Computer users are being advised by security experts to disable Oracle
Corp's widely used Java software after a security flaw was discovered in
the past day that they say hackers are exploiting to attack computers.
"Java is a mess. It's not secure," said Jaime Blasco, Labs Manager with AlienVault Labs. "You have to disable it."
which is installed on hundreds of millions of PCs around the globe, is a
computer language that enables programmers to write software using just
one set of code that will run on virtually any type of computer.
is used so that Web developers can make sites accessible from browsers
running on Microsoft Corp Windows PCs or Macs from Apple Inc.
users access those programs through modules, or plug-ins, that run Java
software on top of browsers such as Internet Explorer and Firefox.
computer security experts told Reuters on Thursday that computer users
should disable those Java modules to protect themselves from attack.
A spokeswoman for Oracle said she could not immediately comment on the matter.
is like open hunting season on consumers," said HD Moore, chief
security officer with Rapid7, a company that helps businesses identify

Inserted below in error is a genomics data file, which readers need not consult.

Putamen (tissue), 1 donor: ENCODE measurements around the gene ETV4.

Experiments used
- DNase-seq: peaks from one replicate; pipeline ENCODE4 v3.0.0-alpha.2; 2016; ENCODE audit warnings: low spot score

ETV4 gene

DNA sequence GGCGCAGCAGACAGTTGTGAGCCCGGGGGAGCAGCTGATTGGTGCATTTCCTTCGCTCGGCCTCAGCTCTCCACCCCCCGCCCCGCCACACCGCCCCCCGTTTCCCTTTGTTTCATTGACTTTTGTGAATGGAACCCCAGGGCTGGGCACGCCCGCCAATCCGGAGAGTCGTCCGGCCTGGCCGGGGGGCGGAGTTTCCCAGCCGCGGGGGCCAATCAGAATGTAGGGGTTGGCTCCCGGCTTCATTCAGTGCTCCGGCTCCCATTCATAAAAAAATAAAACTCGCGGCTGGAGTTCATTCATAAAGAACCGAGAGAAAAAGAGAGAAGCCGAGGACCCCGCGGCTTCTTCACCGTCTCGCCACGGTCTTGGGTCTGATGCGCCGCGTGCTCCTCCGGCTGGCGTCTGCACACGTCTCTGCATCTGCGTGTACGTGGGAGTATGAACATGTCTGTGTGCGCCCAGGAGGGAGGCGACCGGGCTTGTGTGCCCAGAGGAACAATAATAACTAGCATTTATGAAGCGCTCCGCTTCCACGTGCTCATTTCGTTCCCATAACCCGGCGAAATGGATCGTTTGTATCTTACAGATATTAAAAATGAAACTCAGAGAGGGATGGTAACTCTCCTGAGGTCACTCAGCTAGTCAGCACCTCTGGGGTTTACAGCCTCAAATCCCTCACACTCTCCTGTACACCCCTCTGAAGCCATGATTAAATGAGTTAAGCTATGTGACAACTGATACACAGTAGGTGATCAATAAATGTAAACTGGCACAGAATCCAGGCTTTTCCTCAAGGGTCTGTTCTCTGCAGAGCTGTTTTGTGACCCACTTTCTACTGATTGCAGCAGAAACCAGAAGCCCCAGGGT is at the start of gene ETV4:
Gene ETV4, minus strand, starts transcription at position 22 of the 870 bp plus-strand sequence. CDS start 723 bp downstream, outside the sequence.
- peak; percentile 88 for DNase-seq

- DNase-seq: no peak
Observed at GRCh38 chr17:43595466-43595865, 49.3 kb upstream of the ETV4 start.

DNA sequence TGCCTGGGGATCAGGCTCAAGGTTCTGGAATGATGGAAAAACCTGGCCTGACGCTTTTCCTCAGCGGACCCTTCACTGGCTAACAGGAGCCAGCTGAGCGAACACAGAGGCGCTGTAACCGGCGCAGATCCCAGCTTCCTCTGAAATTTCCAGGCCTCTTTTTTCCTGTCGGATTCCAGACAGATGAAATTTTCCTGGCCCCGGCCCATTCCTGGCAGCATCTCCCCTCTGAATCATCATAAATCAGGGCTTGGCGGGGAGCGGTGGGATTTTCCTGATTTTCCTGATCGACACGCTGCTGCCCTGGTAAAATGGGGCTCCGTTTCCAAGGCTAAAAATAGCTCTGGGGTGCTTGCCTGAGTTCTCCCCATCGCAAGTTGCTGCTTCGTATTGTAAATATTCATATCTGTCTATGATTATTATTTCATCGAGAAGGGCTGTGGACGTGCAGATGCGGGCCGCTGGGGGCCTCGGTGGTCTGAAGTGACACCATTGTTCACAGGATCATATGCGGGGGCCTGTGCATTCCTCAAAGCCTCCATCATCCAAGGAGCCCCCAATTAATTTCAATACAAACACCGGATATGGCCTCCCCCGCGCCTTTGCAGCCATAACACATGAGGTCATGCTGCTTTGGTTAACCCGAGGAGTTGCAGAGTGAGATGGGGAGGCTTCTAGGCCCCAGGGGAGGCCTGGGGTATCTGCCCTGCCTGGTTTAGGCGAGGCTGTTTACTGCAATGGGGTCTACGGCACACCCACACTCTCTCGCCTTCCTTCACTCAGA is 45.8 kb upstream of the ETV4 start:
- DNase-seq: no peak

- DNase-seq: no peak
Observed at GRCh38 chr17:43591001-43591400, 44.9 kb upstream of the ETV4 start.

critical security vulnerabilities in their networks.
Moore said machines running on Mac OS X, Linux or Windows all appear to be vulnerable to attack.
Maiffret, chief technology officer with BeyondTrust, said that
businesses may need to keep using Java to access some websites and
Internet-based programs that run on the technology.
is mainly for businesses , however, which have to use it for some
applications," he said. "Oracle simply needs to do a lot more to secure
Java and get their act together."
Security experts said the risk
of attack is currently high because developers of several popular tools
known as exploit kits that criminals use to attack PCs have added
software that allows hackers to exploit the newly discovered bug in Java
to attack computers.
© Thomson Reuters 2012